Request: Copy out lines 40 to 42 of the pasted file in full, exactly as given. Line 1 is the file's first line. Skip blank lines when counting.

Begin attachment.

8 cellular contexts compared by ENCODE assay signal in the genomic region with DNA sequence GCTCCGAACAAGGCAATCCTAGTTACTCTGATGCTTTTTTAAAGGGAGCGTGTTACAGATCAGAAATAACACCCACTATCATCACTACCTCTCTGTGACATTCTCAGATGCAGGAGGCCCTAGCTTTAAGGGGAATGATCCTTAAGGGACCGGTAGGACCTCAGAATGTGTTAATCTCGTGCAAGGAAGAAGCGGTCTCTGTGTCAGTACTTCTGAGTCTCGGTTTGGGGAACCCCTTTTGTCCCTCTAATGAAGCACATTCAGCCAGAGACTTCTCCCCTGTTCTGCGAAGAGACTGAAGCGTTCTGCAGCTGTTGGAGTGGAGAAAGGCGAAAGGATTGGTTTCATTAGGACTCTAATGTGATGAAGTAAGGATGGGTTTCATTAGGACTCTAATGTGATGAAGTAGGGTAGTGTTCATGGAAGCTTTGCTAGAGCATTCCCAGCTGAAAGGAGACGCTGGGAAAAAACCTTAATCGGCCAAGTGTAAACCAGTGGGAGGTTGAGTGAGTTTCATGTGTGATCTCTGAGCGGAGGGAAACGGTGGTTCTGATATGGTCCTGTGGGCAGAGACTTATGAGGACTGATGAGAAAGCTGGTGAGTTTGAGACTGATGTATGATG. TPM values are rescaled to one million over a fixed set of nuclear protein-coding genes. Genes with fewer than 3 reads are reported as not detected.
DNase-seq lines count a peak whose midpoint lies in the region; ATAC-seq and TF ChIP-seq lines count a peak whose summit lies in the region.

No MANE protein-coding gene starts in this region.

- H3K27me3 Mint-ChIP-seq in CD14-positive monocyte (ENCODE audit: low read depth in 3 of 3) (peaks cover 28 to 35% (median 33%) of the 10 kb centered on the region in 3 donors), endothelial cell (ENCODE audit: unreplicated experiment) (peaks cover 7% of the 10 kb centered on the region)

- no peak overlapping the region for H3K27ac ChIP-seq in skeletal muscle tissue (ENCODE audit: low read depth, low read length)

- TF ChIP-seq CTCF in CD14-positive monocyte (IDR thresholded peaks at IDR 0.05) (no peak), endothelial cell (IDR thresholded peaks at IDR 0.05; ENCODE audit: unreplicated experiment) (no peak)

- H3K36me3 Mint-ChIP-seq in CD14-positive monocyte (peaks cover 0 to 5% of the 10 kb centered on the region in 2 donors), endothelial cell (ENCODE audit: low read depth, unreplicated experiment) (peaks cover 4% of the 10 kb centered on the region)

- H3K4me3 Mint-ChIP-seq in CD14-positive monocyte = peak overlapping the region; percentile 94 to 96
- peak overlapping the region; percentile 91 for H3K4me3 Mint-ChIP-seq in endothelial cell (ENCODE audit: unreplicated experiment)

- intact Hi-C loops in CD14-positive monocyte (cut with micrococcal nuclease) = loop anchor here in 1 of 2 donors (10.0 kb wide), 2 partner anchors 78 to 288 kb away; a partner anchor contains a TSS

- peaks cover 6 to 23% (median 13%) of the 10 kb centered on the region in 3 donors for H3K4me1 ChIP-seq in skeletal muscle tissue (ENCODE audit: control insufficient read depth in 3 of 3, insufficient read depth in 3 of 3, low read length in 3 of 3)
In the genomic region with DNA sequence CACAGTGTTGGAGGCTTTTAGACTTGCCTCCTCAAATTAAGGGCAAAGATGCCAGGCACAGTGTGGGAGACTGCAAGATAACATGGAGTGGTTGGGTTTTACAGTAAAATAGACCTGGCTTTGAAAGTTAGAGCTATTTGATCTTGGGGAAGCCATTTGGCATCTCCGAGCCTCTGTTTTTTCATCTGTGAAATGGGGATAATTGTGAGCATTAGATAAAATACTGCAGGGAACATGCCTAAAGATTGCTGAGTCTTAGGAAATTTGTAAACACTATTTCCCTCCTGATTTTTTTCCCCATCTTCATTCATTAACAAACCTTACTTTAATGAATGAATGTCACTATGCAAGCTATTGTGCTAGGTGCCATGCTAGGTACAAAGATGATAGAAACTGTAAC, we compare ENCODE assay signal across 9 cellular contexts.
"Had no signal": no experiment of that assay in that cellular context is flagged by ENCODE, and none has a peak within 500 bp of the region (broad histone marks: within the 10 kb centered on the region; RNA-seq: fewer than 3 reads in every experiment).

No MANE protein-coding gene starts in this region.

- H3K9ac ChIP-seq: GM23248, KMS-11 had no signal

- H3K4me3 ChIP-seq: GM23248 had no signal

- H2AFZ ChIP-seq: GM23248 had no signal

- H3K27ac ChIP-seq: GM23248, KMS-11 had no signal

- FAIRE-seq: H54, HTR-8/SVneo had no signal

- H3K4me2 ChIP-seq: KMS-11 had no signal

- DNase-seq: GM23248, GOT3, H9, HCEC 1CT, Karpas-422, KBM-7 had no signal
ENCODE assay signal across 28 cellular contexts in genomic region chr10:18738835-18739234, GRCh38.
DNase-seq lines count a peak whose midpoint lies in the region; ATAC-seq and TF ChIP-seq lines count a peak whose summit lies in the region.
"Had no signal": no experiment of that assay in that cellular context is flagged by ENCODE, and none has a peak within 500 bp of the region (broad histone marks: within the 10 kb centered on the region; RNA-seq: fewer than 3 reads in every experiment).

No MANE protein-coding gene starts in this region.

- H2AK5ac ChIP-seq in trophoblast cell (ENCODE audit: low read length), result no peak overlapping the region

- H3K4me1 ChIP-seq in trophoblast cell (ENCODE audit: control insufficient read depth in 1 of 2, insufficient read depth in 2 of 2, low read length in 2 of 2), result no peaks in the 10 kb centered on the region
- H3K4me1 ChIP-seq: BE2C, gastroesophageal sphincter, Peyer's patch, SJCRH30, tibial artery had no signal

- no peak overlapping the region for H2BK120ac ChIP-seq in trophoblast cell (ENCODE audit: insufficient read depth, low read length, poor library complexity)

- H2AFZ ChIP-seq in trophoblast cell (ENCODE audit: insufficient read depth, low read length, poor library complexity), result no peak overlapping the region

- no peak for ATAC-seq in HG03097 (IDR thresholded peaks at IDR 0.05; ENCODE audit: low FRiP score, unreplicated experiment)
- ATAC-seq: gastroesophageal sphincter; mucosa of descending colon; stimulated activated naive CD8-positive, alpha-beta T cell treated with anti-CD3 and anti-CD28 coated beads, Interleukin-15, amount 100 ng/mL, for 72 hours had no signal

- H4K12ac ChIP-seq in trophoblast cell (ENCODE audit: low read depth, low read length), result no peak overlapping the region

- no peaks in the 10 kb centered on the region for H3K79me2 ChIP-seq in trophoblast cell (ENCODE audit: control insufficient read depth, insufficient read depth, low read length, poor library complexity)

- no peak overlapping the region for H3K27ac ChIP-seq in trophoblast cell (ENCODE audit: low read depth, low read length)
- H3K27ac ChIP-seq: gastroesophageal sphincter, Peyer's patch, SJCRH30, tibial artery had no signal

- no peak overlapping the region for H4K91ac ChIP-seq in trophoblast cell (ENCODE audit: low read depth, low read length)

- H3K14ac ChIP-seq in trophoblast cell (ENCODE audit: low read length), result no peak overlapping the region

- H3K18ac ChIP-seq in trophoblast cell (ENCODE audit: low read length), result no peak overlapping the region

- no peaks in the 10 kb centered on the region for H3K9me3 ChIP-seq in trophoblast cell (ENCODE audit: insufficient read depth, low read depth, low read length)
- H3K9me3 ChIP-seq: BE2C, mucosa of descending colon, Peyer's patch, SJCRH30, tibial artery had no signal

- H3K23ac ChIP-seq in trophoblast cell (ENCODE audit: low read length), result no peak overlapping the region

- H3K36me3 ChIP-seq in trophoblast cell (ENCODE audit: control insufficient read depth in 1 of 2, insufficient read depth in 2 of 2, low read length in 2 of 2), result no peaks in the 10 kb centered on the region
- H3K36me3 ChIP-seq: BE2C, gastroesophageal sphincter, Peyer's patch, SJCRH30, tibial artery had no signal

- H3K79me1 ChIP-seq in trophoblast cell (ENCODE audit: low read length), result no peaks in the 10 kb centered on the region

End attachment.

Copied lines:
- no peaks in the 10 kb centered on the region for H3K9me3 ChIP-seq in trophoblast cell (ENCODE audit: insufficient read depth, low read depth, low read length)
- H3K9me3 ChIP-seq: BE2C, mucosa of descending colon, Peyer's patch, SJCRH30, tibial artery had no signal

- H3K23ac ChIP-seq in trophoblast cell (ENCODE audit: low read length), result no peak overlapping the region